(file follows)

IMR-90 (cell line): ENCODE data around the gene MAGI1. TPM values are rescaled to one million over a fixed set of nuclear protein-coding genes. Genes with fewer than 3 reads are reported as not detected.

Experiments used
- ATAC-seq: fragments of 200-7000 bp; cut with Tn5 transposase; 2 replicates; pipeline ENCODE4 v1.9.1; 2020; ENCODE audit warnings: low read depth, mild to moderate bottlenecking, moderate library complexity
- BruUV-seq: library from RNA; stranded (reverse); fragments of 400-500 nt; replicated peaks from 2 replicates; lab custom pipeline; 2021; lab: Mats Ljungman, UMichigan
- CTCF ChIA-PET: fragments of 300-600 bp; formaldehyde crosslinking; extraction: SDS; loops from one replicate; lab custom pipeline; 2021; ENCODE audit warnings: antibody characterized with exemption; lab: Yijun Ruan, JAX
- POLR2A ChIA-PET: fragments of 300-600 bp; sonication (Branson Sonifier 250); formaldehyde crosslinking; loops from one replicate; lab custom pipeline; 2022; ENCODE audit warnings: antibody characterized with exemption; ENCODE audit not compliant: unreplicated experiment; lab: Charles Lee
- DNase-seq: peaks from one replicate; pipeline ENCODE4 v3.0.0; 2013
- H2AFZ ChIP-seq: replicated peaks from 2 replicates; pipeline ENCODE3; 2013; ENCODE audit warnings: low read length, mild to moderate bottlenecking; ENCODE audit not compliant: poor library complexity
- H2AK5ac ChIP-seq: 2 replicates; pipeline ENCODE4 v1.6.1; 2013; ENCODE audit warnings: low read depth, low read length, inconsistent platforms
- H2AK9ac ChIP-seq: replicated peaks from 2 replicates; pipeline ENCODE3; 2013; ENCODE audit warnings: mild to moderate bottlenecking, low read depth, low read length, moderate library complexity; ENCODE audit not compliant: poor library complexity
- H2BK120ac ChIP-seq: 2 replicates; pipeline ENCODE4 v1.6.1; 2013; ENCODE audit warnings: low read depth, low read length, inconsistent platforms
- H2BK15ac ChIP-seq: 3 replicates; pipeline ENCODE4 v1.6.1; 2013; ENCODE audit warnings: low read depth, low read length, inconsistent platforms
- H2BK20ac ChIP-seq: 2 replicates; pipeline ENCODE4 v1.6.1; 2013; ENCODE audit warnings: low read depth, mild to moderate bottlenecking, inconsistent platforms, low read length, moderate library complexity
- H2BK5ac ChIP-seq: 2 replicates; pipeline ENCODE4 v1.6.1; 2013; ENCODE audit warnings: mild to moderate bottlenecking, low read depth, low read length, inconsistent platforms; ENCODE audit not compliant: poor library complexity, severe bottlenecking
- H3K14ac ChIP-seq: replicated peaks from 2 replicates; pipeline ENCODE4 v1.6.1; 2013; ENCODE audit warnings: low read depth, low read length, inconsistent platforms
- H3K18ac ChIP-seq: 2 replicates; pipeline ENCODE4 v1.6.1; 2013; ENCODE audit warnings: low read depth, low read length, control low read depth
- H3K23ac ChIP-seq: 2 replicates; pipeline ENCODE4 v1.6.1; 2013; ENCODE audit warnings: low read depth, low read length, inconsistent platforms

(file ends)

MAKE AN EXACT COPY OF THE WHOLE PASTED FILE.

IMR-90 (cell line): ENCODE data around the gene MAGI1. TPM values are rescaled to one million over a fixed set of nuclear protein-coding genes. Genes with fewer than 3 reads are reported as not detected.

Experiments used
- ATAC-seq: fragments of 200-7000 bp; cut with Tn5 transposase; 2 replicates; pipeline ENCODE4 v1.9.1; 2020; ENCODE audit warnings: low read depth, mild to moderate bottlenecking, moderate library complexity
- BruUV-seq: library from RNA; stranded (reverse); fragments of 400-500 nt; replicated peaks from 2 replicates; lab custom pipeline; 2021; lab: Mats Ljungman, UMichigan
- CTCF ChIA-PET: fragments of 300-600 bp; formaldehyde crosslinking; extraction: SDS; loops from one replicate; lab custom pipeline; 2021; ENCODE audit warnings: antibody characterized with exemption; lab: Yijun Ruan, JAX
- POLR2A ChIA-PET: fragments of 300-600 bp; sonication (Branson Sonifier 250); formaldehyde crosslinking; loops from one replicate; lab custom pipeline; 2022; ENCODE audit warnings: antibody characterized with exemption; ENCODE audit not compliant: unreplicated experiment; lab: Charles Lee
- DNase-seq: peaks from one replicate; pipeline ENCODE4 v3.0.0; 2013
- H2AFZ ChIP-seq: replicated peaks from 2 replicates; pipeline ENCODE3; 2013; ENCODE audit warnings: low read length, mild to moderate bottlenecking; ENCODE audit not compliant: poor library complexity
- H2AK5ac ChIP-seq: 2 replicates; pipeline ENCODE4 v1.6.1; 2013; ENCODE audit warnings: low read depth, low read length, inconsistent platforms
- H2AK9ac ChIP-seq: replicated peaks from 2 replicates; pipeline ENCODE3; 2013; ENCODE audit warnings: mild to moderate bottlenecking, low read depth, low read length, moderate library complexity; ENCODE audit not compliant: poor library complexity
- H2BK120ac ChIP-seq: 2 replicates; pipeline ENCODE4 v1.6.1; 2013; ENCODE audit warnings: low read depth, low read length, inconsistent platforms
- H2BK15ac ChIP-seq: 3 replicates; pipeline ENCODE4 v1.6.1; 2013; ENCODE audit warnings: low read depth, low read length, inconsistent platforms
- H2BK20ac ChIP-seq: 2 replicates; pipeline ENCODE4 v1.6.1; 2013; ENCODE audit warnings: low read depth, mild to moderate bottlenecking, inconsistent platforms, low read length, moderate library complexity
- H2BK5ac ChIP-seq: 2 replicates; pipeline ENCODE4 v1.6.1; 2013; ENCODE audit warnings: mild to moderate bottlenecking, low read depth, low read length, inconsistent platforms; ENCODE audit not compliant: poor library complexity, severe bottlenecking
- H3K14ac ChIP-seq: replicated peaks from 2 replicates; pipeline ENCODE4 v1.6.1; 2013; ENCODE audit warnings: low read depth, low read length, inconsistent platforms
- H3K18ac ChIP-seq: 2 replicates; pipeline ENCODE4 v1.6.1; 2013; ENCODE audit warnings: low read depth, low read length, control low read depth
- H3K23ac ChIP-seq: 2 replicates; pipeline ENCODE4 v1.6.1; 2013; ENCODE audit warnings: low read depth, low read length, inconsistent platforms